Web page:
Ice multiplication

From Glossary of Meteorology



ice multiplication

A process from which more ice particles are produced from existing ice crystals in clouds.

Sometimes known as ice enhancement. The process is inferred from the observation that ice particle concentration often exceeds that of ice nuclei, sometimes by several orders of magnitude. Currently the following mechanisms are thought to be responsible for the ice multiplication phenomenon: 1) mechanical fracturing of ice crystals during evaporation; 2) shattering or partial fragmentation of large drops during freezing; and 3) ice splinter formation during the riming of ice particles (Hallett–Mossop process).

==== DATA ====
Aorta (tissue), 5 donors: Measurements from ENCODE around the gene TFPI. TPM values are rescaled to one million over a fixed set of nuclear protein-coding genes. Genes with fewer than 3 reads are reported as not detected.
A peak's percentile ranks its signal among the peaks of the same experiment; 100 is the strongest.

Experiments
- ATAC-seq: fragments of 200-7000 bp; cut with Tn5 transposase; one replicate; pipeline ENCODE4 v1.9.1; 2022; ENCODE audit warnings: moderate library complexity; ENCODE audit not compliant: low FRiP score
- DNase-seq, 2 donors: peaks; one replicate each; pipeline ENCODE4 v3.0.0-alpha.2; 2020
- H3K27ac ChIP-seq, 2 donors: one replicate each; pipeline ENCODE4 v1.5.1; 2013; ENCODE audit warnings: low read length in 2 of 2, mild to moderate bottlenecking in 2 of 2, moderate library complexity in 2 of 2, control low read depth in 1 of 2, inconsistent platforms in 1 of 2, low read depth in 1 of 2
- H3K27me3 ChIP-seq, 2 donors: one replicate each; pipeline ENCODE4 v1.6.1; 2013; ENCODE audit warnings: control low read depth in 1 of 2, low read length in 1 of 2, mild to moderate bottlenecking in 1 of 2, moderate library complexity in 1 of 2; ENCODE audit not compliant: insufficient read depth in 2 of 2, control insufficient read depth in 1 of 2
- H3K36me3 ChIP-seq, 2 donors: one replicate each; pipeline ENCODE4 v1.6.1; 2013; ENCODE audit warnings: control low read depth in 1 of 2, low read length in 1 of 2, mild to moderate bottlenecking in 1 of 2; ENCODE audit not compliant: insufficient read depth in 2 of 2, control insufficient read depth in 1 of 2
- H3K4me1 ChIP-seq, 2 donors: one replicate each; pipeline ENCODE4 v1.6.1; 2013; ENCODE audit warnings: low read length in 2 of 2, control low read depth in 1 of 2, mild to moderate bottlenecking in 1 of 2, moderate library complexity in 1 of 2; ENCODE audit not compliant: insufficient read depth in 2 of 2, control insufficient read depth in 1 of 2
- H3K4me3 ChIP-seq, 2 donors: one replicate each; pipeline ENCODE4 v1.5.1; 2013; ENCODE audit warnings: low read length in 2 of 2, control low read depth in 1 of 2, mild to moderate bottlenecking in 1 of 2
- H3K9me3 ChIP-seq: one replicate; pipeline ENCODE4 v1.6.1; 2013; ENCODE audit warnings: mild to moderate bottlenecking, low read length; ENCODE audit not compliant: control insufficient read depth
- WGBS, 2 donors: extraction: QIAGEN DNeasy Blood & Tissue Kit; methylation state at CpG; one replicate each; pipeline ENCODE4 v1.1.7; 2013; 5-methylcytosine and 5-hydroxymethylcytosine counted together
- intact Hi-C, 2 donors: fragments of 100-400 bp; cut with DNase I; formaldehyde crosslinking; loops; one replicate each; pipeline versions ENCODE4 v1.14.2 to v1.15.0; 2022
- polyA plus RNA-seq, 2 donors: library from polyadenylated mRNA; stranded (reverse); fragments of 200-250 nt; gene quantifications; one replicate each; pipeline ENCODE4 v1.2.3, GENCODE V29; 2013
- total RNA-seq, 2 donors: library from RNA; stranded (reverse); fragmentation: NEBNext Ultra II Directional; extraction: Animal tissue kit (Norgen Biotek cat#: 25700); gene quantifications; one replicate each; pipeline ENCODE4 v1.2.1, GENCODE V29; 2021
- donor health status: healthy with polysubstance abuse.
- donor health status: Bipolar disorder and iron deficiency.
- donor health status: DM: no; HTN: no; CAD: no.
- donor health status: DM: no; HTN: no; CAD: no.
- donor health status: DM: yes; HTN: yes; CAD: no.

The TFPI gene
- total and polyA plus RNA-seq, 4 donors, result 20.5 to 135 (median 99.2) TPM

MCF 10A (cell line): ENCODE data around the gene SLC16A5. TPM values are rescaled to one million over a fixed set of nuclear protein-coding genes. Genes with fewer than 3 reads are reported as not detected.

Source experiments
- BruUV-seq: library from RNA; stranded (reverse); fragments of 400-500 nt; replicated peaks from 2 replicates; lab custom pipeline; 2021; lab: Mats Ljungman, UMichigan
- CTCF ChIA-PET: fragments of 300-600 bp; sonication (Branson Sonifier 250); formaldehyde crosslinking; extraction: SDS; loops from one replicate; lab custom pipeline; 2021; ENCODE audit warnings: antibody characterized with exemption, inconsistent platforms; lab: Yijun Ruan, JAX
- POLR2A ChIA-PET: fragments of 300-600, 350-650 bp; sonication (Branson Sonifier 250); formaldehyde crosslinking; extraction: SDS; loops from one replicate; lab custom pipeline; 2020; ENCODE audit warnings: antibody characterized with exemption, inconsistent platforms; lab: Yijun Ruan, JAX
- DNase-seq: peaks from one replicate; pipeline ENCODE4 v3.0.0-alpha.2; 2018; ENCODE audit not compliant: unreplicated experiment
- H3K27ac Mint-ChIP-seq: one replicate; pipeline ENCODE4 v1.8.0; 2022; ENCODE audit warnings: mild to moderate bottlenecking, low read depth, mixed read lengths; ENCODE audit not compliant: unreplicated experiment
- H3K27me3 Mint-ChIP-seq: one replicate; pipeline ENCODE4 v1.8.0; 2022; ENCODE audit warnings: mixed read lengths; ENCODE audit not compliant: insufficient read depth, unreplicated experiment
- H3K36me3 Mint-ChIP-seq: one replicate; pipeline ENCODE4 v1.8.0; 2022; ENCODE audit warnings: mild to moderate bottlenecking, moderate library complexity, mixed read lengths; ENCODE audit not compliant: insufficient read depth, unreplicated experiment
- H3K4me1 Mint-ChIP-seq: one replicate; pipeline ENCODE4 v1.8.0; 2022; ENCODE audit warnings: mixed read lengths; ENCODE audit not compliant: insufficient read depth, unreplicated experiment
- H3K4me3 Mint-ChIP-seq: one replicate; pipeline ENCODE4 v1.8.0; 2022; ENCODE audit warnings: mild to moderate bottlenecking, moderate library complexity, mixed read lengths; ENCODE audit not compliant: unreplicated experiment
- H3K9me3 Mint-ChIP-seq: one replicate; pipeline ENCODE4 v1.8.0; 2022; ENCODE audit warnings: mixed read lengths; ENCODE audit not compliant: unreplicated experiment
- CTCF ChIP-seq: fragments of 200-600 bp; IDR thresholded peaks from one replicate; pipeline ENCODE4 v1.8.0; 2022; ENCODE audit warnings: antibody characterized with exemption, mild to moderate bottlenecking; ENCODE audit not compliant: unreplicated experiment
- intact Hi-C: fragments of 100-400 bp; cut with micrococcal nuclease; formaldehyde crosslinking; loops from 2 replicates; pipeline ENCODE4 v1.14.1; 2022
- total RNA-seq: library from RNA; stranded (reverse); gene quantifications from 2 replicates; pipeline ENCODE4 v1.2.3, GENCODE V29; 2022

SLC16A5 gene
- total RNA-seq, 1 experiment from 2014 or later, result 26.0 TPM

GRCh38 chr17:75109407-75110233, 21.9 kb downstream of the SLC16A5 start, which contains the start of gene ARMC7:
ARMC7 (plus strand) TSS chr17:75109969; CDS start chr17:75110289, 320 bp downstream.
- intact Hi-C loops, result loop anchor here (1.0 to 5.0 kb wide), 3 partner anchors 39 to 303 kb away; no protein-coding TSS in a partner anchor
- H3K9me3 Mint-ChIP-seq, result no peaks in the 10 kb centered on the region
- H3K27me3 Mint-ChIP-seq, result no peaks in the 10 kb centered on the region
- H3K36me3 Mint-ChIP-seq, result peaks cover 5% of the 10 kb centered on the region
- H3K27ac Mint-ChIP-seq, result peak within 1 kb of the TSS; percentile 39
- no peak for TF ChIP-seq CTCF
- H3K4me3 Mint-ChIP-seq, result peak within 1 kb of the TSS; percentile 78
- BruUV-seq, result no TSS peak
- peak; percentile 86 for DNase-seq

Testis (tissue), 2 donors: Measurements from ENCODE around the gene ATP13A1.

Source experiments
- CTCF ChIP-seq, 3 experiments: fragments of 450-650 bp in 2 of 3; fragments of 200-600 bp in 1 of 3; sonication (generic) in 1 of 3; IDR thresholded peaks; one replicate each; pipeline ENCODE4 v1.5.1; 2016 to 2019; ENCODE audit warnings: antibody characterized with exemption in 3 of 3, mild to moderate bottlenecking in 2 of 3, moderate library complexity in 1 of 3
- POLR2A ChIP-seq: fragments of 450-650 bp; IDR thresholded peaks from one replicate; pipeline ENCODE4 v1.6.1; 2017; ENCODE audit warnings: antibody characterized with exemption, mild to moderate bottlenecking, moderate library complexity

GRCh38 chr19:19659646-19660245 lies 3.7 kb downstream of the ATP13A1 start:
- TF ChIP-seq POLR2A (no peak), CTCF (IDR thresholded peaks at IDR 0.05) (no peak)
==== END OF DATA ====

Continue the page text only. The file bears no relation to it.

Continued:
Copyright 2022 American Meteorological Society (AMS). For permission to reuse any portion of this work, please contact permissions@ametsoc.org. Any use of material in this work that is determined to be “fair use” under Section 107 of the U.S. Copyright Act (17 U.S. Code § 107) or that satisfies the conditions specified in Section 108 of the U.S.Copyright Act (17 USC § 108) does not require AMS’s permission. Republication, systematic reproduction, posting in electronic form, such as on a website or in a searchable database, or other uses of this material, except as exempted by the above statement, require written permission or a license from AMS. Additional details are provided in the AMS Copyright Policy statement.